Dr Robbin Laird, Australia’s New Defence Strategy: Reshaping the ADF into a Focused Force, 9 May 2024 Link to article (Defense.info) The Australian government has laid out its strategy of change for the ADF in last year’s Defence Strategic Review (DSR) and in this year’s defence investment plan and national defence strategy. But frankly, deep cuts in current capability to play for the future force leaves many of us unsure of where the Australian government thinks it is going. To clarify the new approach, I talked with Professor Andrew Carr to discuss the strategic shift. Carr is currently working with colleagues on going through the archives to work on how Australian governments in the recent past have crafted their defence white papers. According to my conversation with Carr during my visit to Australia in April 2024, the key shift is from a general-purpose force to one focused on key scenarios in the Indo-Pacific region. According to Carr: “There is a real dividing line in Australian strategy before and after the DSR. The Department of Defence has done their net assessment and have crafted several focused scenarios which guide their thinking about the way ahead. The reshaping of the force is focused on providing capabilities to deal with these select number of scenarios. “The ADF was tasked with providing a variety of forces for a variety of missions without real focus on the region. That has now shifted to re-orienting the ADF on the region and the most likely scenarios of conflict. “On the one hand, the ADF now is being given clear focus on what it is to prepare to do. At the same time, the government is facing the challenge of giving them the means to do so.” Of course, a major problem is that the scenarios are classified which is not very helpful in getting the kind of re-orientation needed because it is not simply an ADF tasking issue. It is about refocusing the society and economy to deal with these changes. And other governments when making such a shift were quite able to put the scenarios driving their changes into the public domain for scrutiny. And I think this is especially true when a government robs Peter to pay for Paul, in this case Peter being the extant ADF to pay for a future ADF. And what is really missing is any coherent discussion of what the ADF after the acquisition of SSNs, the major driver of the shift in budget, would actually do as an integrated and coherent force in being able to deliver the deliver capability to deal with the priority scenarios. How does the building of an SSN-enabled force improve the ADF’s ability to deal with the scenarios prioritized by the government? Not surprisingly Marcus Hellyer has provided a detailed look at the Defence Investment Plan and cut through the numbers to get to the bottom line of what the government is actually doing. His top line analysis is as follows: The additional Defence funding announced by the Government ($5.7 billion over the forward estimates, i.e., the next four years, and $50.3 billion over the decade) will be consumed entirely by the nuclear-powered submarine program, the general purpose frigate project and exchange rate compensation. There is no new money for anything else. The growth in funding over the forward estimates is not unusually large by historical standards. The new IIP repeats the failure of previous investment programs, hoping to raise acquisition spending to a wildly implausible 42% share of the total Defence budget. Defence has been trying to reach 40% since the 2016 Defence White Paper but never passed 31%. Put another way, delivering the program requires massive, continual increases in acquisition spending. Defence is unlikely to spend this money since it has underachieved against its acquisition budget by $22.5 billion since the 2016 White Paper. The budget contains no compensation for the loss of buying power caused by three years of extremely high inflation. Consequently, the new program only addresses the ‘exploding suitcase’ of the capability program by removing large, previously planned capabilities (either completely or moving them beyond the decade). Little to no explanation is provided for these decisions. The IIP doesn’t address ADF’s fundamental people program, namely that it needs to grow by 20,000 but has achieved virtually no growth over the past eight years. Planned spending on the Maritime domain has grown from 28% to 38% of the investment budget. That’s more than Land (15%), Air (14%) and Cyber (7%) combined. No explanation is provided for why this distorted balance of investment provides better support of the new ‘Strategy of Denial’ than any other mix other than statements that this results in a ‘focused force’. That 38% investment in Maritime capabilities represents $114-145 billion over the decade. However, $75-95 billion of that (65%) is programmed just for two capabilities: nuclear-powered submarines and Hunter-class frigates. Since the first of class of those fleets will only enter service at the end of the decade, two-thirds of the Maritime program’s spending (and 25% of all acquisition spending) provides virtually no sovereign capability over the decade. At the heart of this effort is a significant shift from Air Force to Navy spending, but without a coherent strategy of what exactly will the new maritime force do. The oft used phrase of the government is “impactful projection” but as Stephen Kuper has underscored: “In order to avoid repeating history, it is clear that Australia and the ADF must begin to view expeditionary capability and the underlying doctrine, force structure, and platforms as a fundamental component of the nation’s new strategic paradigm. “Only our capacity to deploy to defend and support our regional partners and in defence of our interests through “impactful presence” will ensure that Australia’s critical sea lines of communication remain unmolested in the era of great power competition.” Image of defence policy documents: ASPI.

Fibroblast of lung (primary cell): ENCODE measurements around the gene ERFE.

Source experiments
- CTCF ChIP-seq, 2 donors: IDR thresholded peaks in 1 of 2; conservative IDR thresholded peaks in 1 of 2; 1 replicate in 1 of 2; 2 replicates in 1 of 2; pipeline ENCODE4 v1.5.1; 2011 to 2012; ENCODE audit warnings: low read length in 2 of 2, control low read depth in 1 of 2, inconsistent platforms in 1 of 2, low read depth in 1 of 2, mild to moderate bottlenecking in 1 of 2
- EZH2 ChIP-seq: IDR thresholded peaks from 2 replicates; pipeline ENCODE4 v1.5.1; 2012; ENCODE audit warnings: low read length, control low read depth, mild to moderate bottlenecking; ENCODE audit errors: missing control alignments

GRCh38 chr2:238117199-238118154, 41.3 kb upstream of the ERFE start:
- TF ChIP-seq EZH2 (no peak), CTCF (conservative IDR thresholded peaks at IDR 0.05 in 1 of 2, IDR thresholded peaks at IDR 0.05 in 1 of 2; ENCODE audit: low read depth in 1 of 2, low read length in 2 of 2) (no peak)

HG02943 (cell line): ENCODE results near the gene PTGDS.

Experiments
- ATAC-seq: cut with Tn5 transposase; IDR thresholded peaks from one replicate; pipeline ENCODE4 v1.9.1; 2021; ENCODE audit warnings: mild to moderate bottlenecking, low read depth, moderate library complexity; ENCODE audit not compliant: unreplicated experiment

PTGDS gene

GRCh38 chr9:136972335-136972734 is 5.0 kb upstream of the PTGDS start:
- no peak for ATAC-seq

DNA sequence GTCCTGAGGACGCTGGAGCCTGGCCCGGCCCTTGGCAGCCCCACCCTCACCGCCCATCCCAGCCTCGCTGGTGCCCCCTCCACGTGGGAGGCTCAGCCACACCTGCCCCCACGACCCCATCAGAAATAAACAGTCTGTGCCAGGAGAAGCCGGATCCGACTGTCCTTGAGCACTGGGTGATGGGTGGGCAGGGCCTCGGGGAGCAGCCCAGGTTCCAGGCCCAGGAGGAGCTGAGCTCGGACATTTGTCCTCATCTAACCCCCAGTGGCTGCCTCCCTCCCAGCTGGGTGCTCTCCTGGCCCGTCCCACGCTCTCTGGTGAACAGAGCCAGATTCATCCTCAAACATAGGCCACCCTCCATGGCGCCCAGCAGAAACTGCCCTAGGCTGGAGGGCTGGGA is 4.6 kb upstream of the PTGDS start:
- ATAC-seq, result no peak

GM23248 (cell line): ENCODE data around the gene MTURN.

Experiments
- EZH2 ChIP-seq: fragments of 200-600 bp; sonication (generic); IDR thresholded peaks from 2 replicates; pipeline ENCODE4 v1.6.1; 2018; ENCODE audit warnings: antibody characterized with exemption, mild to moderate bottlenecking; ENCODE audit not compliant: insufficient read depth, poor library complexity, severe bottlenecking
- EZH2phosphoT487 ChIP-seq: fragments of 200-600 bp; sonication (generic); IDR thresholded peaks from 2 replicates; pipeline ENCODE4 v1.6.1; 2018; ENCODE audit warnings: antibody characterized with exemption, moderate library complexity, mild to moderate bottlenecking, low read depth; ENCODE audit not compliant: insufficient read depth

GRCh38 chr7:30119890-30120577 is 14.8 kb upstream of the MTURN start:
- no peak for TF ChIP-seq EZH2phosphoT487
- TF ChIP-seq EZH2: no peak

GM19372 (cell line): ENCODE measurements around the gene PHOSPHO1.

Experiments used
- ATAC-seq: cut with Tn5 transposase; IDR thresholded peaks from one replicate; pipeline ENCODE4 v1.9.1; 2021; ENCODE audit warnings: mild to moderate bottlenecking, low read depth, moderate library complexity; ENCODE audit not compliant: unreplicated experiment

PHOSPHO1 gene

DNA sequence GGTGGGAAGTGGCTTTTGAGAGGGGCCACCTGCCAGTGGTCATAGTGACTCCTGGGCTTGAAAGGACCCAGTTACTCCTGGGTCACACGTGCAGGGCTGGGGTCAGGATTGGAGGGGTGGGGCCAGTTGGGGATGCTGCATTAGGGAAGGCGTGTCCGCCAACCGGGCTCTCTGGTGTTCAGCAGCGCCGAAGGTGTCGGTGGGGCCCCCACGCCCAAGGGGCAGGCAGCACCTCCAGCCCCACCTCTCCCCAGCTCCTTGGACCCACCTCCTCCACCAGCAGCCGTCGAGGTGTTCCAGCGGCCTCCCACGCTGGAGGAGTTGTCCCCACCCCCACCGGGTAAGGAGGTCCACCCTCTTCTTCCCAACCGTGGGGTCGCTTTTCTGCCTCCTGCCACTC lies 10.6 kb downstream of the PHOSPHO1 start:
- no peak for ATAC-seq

• Layered ISR and a Focused Force - Dr Robbin Laird